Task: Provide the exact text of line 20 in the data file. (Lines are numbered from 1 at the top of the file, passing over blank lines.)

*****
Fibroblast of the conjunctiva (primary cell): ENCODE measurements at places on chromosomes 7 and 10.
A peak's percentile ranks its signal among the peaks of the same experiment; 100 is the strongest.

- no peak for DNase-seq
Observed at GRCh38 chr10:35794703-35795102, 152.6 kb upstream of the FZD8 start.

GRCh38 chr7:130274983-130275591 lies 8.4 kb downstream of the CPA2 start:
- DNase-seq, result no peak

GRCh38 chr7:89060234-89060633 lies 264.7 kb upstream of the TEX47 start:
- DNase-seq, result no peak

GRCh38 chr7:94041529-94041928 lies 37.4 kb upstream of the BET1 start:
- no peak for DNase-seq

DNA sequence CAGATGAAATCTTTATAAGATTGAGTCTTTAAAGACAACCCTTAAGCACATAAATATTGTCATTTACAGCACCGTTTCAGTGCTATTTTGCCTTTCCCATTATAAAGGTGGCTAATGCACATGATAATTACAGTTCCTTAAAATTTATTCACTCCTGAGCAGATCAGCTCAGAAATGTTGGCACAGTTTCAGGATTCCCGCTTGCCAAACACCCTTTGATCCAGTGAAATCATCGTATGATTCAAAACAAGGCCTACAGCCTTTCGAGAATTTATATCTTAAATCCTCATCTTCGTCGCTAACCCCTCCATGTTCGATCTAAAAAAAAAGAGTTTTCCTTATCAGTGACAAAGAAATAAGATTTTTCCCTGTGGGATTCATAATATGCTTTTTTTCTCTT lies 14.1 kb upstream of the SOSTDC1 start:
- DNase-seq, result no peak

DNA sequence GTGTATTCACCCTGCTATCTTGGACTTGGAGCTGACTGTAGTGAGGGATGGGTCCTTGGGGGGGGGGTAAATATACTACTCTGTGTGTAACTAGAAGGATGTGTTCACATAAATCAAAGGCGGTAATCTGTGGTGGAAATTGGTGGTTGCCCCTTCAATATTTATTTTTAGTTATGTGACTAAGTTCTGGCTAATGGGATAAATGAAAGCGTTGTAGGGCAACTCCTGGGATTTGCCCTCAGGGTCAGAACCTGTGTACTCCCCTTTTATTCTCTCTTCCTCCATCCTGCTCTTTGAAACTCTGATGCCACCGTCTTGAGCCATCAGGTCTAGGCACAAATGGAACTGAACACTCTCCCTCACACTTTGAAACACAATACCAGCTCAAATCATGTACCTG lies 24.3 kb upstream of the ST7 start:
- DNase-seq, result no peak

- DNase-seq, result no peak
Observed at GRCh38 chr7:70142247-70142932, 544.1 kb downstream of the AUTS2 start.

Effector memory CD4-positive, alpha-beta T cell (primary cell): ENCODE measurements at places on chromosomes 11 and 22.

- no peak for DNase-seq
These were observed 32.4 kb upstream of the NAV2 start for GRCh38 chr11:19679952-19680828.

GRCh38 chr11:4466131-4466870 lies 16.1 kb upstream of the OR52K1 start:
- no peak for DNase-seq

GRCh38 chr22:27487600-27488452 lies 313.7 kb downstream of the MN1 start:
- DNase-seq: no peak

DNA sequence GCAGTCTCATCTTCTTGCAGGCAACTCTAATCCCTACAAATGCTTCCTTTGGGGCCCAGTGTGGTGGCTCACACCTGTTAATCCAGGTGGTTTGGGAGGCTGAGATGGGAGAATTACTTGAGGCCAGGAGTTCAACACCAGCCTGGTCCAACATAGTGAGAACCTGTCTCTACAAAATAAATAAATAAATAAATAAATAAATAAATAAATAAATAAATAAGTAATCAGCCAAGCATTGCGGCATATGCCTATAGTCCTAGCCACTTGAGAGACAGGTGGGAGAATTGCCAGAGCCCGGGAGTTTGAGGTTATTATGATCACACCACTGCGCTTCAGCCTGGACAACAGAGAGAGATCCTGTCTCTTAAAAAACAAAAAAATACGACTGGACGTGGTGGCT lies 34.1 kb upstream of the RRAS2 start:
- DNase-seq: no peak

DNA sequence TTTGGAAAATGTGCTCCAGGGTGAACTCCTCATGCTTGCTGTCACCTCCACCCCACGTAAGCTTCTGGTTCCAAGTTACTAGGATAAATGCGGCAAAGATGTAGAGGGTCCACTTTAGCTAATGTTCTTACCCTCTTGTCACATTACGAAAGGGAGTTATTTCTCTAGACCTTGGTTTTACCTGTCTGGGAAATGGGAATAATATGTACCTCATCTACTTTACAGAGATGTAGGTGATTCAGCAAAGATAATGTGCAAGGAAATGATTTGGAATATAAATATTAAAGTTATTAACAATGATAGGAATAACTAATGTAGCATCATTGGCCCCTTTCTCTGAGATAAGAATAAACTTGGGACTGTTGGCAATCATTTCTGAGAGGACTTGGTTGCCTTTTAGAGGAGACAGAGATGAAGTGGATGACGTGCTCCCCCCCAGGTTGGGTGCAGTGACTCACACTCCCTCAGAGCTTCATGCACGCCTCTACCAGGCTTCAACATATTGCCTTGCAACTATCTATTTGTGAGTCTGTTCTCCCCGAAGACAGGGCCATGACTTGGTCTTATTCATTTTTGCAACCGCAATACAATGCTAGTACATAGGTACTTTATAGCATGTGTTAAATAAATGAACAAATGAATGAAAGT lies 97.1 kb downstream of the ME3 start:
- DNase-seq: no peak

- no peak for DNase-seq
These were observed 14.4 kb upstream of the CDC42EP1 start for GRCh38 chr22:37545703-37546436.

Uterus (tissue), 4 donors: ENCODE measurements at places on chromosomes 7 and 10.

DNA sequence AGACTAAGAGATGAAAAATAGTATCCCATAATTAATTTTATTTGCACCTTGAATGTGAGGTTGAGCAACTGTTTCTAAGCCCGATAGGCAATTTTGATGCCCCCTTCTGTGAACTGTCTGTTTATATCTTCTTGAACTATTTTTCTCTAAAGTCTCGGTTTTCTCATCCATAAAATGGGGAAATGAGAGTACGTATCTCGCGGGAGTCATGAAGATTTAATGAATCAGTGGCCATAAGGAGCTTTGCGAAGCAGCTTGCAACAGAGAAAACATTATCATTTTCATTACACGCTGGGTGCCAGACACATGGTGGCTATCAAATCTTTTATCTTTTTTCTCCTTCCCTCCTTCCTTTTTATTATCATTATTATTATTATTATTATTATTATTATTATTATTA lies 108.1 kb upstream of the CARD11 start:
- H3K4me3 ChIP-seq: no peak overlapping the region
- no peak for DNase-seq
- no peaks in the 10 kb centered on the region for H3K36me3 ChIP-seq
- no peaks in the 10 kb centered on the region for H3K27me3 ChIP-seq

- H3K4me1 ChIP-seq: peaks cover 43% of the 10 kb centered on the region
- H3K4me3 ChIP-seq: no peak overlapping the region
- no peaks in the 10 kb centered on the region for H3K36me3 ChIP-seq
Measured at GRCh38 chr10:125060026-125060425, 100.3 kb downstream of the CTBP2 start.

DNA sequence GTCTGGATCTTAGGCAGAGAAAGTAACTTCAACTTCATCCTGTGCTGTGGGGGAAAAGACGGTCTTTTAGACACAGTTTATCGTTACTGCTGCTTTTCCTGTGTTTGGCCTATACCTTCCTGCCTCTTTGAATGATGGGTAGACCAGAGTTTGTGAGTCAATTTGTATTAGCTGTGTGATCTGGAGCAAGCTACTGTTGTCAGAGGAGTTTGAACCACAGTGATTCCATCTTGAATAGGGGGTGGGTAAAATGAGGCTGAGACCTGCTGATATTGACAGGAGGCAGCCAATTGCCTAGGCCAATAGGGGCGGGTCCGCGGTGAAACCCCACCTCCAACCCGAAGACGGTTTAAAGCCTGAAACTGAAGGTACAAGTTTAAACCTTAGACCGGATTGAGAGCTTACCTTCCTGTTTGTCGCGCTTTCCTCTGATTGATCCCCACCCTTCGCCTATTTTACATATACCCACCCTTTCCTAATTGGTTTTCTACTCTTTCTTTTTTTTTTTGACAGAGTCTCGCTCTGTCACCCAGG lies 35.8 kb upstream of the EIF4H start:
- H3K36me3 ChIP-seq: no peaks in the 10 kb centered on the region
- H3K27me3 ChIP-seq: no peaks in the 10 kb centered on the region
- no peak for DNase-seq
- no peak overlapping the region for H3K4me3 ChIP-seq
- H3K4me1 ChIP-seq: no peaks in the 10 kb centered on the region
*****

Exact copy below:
GRCh38 chr11:4466131-4466870 lies 16.1 kb upstream of the OR52K1 start: